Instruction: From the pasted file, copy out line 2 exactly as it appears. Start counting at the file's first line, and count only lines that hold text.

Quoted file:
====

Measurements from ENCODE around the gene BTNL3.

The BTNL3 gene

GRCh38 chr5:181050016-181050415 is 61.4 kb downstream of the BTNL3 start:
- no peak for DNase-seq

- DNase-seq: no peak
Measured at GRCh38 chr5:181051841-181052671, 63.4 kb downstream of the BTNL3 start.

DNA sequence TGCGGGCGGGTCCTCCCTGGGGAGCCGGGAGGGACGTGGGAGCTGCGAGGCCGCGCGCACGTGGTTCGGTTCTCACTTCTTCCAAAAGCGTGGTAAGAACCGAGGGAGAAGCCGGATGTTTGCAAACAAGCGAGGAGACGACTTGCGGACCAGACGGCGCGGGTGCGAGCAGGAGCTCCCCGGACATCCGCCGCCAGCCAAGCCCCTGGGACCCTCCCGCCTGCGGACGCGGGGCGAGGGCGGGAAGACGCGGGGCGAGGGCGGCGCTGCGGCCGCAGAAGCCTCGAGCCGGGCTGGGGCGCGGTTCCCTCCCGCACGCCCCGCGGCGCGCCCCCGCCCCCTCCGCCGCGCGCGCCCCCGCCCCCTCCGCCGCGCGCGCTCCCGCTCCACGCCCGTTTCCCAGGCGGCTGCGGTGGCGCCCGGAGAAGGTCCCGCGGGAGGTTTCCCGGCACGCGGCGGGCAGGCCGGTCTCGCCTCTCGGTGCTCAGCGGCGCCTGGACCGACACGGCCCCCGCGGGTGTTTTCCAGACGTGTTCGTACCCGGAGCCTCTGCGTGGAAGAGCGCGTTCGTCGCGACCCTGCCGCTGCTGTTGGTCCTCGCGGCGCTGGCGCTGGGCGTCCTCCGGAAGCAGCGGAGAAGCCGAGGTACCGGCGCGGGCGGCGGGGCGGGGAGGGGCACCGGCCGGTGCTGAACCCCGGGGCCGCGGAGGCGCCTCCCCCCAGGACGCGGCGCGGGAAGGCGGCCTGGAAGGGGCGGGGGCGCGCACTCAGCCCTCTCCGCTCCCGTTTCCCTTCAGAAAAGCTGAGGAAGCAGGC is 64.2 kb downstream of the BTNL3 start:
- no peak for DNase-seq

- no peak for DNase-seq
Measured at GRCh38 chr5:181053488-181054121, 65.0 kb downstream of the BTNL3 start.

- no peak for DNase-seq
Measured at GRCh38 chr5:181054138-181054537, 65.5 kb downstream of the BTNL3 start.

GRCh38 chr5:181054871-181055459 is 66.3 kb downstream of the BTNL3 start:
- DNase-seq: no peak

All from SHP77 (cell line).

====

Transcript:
The BTNL3 gene